How could the Foundations of the English Church Withstand the Bang that Never Was?
The Southern African Society for Medieval and Renaissance Studies (SASMARS)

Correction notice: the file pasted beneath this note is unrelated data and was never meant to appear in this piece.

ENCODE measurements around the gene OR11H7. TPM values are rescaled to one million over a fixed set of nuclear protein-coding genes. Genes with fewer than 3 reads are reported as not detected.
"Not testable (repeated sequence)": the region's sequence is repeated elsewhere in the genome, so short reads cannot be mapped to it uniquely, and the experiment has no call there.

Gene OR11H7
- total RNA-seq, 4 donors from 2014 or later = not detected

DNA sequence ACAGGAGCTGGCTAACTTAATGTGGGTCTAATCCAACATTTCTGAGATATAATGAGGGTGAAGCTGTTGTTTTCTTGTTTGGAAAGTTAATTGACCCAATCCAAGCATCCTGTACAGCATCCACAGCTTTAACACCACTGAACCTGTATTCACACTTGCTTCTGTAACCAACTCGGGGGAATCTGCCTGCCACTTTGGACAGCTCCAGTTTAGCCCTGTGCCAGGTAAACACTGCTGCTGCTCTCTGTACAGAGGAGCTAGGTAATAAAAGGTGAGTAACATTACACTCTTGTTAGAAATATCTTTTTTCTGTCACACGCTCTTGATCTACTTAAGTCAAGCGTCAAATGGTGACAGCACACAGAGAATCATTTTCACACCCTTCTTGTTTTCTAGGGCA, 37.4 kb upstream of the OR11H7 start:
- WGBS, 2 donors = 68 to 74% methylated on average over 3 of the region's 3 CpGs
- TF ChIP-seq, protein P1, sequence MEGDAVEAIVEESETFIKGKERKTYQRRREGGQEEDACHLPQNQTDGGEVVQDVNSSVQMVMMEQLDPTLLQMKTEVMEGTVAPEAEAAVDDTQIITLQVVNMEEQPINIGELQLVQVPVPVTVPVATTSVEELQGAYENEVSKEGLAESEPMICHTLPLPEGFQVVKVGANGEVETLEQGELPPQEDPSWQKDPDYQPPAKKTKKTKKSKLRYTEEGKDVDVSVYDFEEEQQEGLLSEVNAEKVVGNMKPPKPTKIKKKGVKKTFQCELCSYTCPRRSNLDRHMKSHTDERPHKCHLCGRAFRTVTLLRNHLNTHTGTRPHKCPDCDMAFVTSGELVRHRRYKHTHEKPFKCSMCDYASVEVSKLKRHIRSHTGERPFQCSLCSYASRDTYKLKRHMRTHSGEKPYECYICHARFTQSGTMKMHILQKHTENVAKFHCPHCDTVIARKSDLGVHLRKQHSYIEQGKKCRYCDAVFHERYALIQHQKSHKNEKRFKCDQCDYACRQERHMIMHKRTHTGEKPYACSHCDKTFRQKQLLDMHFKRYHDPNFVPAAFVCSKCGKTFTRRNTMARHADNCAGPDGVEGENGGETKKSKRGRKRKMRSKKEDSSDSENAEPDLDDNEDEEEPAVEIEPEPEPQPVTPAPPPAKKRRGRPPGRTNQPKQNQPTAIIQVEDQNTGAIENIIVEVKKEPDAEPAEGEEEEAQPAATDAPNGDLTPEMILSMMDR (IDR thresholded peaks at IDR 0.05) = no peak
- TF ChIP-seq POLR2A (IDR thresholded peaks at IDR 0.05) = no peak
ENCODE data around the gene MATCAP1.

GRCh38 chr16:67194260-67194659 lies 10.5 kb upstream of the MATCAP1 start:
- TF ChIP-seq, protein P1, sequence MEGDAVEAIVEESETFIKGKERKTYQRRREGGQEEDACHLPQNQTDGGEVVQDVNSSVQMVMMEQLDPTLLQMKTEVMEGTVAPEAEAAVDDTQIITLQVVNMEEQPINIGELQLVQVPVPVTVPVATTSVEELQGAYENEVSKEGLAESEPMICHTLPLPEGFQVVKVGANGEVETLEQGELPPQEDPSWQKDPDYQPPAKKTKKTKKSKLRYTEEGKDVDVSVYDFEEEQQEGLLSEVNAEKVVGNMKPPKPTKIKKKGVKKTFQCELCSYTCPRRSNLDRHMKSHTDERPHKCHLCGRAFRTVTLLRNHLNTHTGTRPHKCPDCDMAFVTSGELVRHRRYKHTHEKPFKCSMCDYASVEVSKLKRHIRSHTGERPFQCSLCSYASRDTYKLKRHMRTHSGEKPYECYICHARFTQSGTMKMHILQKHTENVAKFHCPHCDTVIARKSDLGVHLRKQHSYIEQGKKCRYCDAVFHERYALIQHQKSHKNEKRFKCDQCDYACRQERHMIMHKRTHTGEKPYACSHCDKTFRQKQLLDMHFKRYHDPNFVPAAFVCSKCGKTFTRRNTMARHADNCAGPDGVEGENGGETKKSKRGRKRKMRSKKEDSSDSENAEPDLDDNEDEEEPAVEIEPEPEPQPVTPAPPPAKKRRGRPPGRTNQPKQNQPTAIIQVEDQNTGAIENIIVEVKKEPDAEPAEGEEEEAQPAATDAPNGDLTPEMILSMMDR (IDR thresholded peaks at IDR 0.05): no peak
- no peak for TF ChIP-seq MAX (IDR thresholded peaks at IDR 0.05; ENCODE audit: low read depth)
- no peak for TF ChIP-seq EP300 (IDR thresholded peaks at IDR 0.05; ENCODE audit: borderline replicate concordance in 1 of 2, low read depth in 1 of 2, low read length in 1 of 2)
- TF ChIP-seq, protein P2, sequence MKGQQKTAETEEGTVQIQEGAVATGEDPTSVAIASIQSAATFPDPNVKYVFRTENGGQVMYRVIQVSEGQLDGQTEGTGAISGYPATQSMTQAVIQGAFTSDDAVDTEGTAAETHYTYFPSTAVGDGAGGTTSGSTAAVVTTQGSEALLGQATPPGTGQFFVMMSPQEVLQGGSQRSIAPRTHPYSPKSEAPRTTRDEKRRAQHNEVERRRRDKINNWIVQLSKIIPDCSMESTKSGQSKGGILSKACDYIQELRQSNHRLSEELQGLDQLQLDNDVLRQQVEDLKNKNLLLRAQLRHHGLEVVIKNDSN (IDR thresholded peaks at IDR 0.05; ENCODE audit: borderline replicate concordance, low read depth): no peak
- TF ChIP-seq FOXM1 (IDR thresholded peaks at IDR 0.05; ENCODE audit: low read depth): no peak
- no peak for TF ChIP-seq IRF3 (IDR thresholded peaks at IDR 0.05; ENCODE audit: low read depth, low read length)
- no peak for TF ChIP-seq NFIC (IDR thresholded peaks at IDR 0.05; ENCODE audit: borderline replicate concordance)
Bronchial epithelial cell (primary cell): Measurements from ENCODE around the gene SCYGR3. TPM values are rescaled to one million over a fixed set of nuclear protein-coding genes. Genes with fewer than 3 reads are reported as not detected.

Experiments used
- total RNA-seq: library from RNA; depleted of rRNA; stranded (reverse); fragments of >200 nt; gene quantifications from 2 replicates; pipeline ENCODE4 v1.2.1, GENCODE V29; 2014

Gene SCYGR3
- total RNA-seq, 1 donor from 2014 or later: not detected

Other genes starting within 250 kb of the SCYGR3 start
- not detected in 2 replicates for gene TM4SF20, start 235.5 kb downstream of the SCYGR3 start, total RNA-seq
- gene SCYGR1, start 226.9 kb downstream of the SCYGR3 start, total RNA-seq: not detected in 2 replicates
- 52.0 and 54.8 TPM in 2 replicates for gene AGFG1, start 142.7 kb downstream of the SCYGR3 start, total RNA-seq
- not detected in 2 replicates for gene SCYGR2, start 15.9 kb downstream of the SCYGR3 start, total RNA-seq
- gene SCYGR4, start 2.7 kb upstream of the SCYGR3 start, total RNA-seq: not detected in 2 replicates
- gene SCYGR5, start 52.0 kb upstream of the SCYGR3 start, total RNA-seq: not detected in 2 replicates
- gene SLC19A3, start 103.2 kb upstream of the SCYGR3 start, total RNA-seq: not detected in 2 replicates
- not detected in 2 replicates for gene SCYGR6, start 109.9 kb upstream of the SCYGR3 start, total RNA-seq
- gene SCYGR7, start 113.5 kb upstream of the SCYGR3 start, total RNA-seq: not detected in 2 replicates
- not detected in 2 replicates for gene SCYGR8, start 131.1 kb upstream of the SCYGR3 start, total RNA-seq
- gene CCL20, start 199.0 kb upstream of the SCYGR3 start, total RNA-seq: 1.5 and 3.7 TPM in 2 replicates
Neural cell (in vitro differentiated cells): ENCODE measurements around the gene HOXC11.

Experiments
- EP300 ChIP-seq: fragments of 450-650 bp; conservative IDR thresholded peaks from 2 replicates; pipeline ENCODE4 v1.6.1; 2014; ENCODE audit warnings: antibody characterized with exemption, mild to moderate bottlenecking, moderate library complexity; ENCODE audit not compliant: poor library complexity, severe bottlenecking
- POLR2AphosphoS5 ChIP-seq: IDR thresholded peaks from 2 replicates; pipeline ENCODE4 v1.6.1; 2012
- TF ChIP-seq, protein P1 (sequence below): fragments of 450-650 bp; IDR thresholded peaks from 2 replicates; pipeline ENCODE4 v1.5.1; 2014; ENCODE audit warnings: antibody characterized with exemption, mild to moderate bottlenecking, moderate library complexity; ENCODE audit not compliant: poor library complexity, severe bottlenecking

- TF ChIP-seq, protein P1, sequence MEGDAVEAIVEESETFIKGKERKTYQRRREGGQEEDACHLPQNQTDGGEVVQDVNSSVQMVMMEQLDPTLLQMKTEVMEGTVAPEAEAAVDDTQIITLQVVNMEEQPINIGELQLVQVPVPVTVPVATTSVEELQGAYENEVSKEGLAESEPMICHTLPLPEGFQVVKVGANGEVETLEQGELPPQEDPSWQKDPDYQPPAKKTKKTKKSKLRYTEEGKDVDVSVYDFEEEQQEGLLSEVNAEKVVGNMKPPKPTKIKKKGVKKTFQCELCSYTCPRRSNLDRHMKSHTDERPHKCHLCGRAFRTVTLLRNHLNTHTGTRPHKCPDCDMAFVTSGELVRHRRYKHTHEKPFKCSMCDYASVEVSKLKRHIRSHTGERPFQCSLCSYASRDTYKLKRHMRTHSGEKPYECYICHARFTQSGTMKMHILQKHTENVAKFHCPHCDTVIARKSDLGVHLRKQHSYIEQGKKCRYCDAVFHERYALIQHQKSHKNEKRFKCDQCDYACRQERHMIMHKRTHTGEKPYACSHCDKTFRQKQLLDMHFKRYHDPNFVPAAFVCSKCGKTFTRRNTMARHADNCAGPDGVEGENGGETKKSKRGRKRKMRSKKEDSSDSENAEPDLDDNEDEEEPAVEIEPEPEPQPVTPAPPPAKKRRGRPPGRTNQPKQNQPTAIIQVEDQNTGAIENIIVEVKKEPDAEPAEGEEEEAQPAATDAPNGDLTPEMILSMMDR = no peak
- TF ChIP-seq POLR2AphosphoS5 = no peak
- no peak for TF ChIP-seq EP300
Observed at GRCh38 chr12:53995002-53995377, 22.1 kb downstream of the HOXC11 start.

We shall probably never know whether the Gunpowder Plot was primarily the work of Roman Catholic extremists or Sir Robert Cecil’s securocrats. But its discovery in November 1605, and the new oath of allegiance that was subsequently devised, certainly posed a serious threat to the divided Church of England, Catholic and Reformed. Robert Persons, exiled leader of the English Jesuits, and John Donne, apprentice Protestant apologist, confronted this threat in revealingly different ways. Persons believed that the oath would cut off English Christians from the roots of their faith, while Donne feared that blood would be shed over the splitting of hairs, and the nation would be even more deeply divided. The battle of books over the new oath of allegiance constitutes, thus, a late development in the politicization of the discourse of martyrdom.
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